|Publication number||US7564237 B2|
|Application number||US 11/877,537|
|Publication date||Jul 21, 2009|
|Filing date||Oct 23, 2007|
|Priority date||Oct 23, 2007|
|Also published as||EP2053415A2, EP2053415A3, EP2053415B1, US20090102475|
|Publication number||11877537, 877537, US 7564237 B2, US 7564237B2, US-B2-7564237, US7564237 B2, US7564237B2|
|Inventors||Ryan W. Rieger, Hong Wan, Andrzej Peczalski|
|Original Assignee||Honeywell International Inc.|
|Export Citation||BiBTeX, EndNote, RefMan|
|Patent Citations (2), Referenced by (7), Classifications (9), Legal Events (3)|
|External Links: USPTO, USPTO Assignment, Espacenet|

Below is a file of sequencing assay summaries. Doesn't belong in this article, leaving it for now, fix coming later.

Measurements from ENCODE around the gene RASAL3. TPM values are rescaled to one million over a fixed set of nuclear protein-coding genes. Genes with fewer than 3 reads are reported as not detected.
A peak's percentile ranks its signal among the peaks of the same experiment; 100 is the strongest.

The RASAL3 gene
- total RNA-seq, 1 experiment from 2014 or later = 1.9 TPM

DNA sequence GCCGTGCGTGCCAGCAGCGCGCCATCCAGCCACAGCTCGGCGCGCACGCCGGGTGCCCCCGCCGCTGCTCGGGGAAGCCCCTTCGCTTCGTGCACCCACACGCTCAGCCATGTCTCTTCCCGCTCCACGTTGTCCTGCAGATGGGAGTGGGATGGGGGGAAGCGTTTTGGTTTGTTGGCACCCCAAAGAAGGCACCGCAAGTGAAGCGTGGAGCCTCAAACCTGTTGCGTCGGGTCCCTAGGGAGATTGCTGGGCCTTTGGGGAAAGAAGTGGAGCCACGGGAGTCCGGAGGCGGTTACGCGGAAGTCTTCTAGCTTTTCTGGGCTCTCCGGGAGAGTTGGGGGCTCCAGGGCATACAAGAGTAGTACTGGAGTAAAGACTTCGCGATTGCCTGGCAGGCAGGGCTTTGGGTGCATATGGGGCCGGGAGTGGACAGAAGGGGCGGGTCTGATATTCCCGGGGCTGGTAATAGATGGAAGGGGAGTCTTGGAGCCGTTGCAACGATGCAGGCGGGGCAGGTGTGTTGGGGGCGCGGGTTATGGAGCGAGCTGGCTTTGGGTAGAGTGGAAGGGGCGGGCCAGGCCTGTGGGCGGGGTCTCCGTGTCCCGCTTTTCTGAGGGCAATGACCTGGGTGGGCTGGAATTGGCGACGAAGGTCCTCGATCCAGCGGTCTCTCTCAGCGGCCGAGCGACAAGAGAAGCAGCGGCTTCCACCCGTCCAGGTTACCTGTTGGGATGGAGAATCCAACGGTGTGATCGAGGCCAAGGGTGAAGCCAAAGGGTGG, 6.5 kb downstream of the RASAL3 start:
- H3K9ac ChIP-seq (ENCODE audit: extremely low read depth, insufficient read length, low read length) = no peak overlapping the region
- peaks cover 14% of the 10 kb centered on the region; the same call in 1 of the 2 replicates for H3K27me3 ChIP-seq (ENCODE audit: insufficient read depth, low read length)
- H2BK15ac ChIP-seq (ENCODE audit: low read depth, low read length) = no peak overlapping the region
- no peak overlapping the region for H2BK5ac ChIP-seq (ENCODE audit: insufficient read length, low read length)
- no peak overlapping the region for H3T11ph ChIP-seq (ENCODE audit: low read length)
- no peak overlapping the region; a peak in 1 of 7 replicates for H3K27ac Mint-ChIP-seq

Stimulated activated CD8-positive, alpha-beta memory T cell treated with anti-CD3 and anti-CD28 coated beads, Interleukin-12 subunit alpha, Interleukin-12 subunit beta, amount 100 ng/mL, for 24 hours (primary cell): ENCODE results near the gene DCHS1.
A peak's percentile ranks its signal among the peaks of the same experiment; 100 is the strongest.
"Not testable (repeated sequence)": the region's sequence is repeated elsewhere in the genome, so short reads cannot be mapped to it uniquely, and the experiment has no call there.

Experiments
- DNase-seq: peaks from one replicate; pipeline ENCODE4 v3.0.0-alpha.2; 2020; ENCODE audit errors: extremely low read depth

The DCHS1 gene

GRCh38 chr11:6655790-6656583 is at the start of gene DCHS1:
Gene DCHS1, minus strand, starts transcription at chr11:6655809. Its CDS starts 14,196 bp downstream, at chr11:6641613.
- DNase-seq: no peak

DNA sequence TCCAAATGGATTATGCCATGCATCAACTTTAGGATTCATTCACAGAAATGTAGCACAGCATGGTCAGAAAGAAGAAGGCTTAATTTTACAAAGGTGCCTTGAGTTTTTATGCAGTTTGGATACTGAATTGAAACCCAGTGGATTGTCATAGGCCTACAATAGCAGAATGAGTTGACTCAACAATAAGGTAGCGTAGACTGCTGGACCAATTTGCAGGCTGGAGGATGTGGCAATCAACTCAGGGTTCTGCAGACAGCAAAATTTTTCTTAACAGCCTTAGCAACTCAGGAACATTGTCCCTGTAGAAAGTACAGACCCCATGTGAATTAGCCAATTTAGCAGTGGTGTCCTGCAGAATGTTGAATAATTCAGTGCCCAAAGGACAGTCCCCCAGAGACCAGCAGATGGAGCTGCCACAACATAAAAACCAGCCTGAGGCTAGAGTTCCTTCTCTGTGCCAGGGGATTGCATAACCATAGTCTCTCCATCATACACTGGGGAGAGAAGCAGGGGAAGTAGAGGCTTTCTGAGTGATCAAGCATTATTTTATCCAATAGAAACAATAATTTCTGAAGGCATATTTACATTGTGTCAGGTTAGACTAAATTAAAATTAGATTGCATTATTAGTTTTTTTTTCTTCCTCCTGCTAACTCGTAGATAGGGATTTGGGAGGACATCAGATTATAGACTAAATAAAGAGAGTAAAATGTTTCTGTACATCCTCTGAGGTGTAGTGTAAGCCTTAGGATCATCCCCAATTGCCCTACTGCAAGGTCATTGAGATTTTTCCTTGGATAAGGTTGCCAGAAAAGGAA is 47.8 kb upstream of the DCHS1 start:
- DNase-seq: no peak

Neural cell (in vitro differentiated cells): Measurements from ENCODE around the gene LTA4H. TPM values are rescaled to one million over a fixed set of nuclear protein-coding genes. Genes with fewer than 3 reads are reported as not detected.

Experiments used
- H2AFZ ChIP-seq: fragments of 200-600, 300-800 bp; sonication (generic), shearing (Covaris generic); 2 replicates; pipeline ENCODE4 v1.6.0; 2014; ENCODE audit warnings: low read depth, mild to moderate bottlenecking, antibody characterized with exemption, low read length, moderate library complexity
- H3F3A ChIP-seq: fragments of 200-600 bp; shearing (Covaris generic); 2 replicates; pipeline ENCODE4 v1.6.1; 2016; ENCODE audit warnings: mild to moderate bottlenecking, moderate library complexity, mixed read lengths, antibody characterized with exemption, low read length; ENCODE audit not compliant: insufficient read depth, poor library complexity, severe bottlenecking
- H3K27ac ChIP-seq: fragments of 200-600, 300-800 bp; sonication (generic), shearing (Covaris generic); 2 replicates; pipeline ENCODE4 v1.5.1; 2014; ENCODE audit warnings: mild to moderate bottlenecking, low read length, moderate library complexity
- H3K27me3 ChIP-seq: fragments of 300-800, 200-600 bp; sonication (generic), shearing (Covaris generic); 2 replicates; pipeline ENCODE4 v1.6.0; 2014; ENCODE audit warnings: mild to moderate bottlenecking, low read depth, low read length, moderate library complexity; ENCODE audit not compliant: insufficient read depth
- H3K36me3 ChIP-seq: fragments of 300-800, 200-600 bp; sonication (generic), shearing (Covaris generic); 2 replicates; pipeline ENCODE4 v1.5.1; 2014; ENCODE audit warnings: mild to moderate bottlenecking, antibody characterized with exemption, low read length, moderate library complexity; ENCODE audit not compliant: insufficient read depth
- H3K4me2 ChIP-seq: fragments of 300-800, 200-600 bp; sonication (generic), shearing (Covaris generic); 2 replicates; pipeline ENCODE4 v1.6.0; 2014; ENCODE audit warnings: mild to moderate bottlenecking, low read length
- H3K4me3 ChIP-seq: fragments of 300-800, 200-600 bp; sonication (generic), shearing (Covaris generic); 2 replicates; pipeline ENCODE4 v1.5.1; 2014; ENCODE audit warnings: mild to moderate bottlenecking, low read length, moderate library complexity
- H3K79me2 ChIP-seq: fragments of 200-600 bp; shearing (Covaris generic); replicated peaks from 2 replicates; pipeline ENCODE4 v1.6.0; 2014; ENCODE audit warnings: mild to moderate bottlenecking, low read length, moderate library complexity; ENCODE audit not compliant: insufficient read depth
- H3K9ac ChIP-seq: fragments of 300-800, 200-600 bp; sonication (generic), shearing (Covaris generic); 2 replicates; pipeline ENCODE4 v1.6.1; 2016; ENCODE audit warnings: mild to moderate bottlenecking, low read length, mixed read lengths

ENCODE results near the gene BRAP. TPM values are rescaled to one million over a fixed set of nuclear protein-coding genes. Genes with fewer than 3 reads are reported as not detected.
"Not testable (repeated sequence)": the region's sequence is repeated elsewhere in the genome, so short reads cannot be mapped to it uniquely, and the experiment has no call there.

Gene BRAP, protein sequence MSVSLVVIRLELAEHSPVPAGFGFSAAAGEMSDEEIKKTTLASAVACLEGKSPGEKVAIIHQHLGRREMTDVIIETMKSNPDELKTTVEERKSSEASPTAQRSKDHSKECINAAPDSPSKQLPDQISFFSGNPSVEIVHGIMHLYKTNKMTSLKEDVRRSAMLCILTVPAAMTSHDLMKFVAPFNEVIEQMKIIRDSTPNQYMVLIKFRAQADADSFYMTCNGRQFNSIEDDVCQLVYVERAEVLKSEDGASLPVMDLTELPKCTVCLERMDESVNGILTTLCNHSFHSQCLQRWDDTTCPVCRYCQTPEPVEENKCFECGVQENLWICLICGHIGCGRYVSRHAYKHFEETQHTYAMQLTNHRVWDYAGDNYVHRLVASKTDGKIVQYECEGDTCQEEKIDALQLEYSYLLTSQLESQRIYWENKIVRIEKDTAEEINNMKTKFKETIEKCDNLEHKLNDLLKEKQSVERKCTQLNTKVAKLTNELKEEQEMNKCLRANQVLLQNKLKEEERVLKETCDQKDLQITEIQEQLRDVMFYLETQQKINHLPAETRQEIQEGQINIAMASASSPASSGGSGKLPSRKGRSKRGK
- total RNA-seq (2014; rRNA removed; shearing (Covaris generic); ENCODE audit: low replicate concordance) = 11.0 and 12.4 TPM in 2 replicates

Magnetic sensing devices facilitate the measurement of a magnetic field (i.e. one or more magnetic fields) for a variety of applications by using one or more magnetic sensor units to sense the magnetic field, and to provide output signals that represent the magnetic field. Navigation applications that determine a heading determination are popular applications for magnetic sensing devices. A heading determination may indicate a direction, such as North or North-East. Other applications for magnetic sensing devices, such as proximity detection, are also possible.